yesterday alone are a portrait of an administration making decisions with not the slightest consideration of what the law requires. at what point must a senate republican, at least when forced to the issue, say this is -- we just cannot run a government this way. >> annie, your paper has a big long front page story about the politics of impeachment and almost all of our conversations, because of pelosi sort of publicly grappling with this have been around the politics. but the rest of your front page and inside, tons of reporting on the substance of the mueller report, the details of the conduct. there's new information, whittis writes how the president's obstruction may have affected their ability to investigate manafort's conduct saying manafort did not end up cooperating to mueller's
satisfaction. so the president's conduct actually did obstruct the investigation. the president hinted manafort should not flip and he would take care of him and manafort acted in a fashion consistent with those relying on those assurances. you and your colleagues reported on the dangling of pardons and this conduct. i wonder if you think the frame is widening this week, sort of the second week we had to digest the substance of the mueller report, is justice good or bad for democrats, does the president let himself paint himself as the victim in the corner, but is the weight of the conduct changing that do you think? >> the pressure is going to ramp up on the democrats. and their issue right now is they don't want to look like all they're doing is oversight hearings of the president and attacking the president. that's where my -- and charlie savage writes today, winning might not be the goal here for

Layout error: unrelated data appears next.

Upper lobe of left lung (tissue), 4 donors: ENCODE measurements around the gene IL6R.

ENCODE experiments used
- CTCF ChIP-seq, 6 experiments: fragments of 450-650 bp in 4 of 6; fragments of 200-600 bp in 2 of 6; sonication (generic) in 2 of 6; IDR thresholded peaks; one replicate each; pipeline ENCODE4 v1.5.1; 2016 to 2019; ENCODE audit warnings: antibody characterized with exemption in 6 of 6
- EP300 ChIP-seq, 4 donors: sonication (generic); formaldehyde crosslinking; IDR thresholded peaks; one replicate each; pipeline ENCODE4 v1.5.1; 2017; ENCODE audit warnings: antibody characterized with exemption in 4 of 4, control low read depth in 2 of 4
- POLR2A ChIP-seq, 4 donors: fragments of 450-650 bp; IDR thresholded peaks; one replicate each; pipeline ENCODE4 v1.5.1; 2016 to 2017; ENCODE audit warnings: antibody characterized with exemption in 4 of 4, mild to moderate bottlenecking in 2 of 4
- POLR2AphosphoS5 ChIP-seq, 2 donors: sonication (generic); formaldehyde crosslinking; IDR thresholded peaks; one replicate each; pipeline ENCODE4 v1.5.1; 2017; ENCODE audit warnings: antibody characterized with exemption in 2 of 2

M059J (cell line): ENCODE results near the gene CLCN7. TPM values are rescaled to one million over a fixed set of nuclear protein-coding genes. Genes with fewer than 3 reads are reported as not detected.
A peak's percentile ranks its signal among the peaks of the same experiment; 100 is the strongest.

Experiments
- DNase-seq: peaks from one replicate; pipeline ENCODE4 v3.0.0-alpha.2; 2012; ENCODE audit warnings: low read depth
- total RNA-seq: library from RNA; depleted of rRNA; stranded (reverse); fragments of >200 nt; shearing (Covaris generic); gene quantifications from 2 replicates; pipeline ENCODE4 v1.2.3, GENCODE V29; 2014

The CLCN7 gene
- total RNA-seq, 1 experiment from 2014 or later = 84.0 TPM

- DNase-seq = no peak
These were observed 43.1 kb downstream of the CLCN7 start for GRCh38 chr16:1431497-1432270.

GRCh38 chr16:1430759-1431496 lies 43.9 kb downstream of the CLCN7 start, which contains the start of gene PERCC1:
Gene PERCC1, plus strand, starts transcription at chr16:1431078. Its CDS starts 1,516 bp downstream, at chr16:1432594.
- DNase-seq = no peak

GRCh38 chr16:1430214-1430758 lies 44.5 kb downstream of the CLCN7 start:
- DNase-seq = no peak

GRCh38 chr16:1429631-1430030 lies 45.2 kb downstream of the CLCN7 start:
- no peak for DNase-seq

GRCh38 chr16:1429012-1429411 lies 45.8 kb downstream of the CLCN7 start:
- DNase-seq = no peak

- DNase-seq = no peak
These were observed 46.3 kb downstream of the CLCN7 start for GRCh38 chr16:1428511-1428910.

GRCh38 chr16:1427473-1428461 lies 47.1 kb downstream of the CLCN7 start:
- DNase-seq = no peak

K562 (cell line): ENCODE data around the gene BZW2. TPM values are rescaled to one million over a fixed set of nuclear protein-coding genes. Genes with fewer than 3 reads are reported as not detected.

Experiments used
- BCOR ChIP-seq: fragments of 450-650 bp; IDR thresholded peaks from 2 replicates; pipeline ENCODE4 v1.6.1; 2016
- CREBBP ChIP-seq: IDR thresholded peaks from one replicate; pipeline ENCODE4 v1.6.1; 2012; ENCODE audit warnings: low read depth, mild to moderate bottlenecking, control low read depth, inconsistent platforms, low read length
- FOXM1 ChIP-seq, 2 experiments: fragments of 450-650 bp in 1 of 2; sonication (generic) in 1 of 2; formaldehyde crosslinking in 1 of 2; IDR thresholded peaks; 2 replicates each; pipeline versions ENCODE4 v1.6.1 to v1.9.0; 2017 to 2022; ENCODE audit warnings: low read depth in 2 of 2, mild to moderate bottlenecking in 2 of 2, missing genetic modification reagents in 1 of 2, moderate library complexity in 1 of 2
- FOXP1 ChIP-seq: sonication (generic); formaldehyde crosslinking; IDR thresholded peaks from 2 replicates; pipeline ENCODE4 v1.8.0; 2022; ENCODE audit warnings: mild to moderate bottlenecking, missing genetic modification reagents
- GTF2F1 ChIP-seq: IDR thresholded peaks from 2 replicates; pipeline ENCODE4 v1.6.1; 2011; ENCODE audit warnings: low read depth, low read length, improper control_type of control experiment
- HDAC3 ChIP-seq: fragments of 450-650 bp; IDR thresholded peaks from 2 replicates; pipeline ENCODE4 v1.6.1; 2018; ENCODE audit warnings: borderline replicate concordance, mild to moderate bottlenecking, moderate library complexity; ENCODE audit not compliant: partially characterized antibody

trump. winning lawsuits or forcing lawsuits. the goal will be to continue tweeting presidential harassment and make the democrats look like they're not working on infrastructure or health care. and i think the democrats are aware of that bind he's putting them in. nancy pelosi we saw this week requested a meeting with trump to talk about infrastructure. it's the first time they will have a face-to-face meeting since the shutdown. i think she's aware they can't be painted in this box of looking like all they're doing is investigating the president and allowing him to scream presidential harassment. that's the bind he's putting them in. >> here's the way the dems thread the needle. >> pelosi did a smart thing with that in mind. she made it much easier to hold an officer in contempt. instead of the big drama and every vote playing out that way, it'll be much more sort of business like. permit the democrats to continue to follow a legislative agenda
but still advance the subpoena battles but in a more low key way. >> here's the way they handle the legal stuff. they say, this is part of the same rigged system that screws the guy on taxes, screws them on health care, and there are two sets of laws. so you paint it in a bigger brush as opposed to each of the things that -- you almost say it's criminal already, the same way they screw you on taxes, the same way they crew you on health care, they screw you on laws. they don't have the same laws. and you keep it up there in a single minded headline. that's how you keep it alive. >> what you're seeing is a campaign strategy. it's an effort to make the democrats harass him with lawsuits file paper in court and delay it. his narrative in this campaign is i was vindicated, no collusion, nothing to see here. who are these people wasting their time trying to get my stuff. he wants to make them look like they're trying really hard to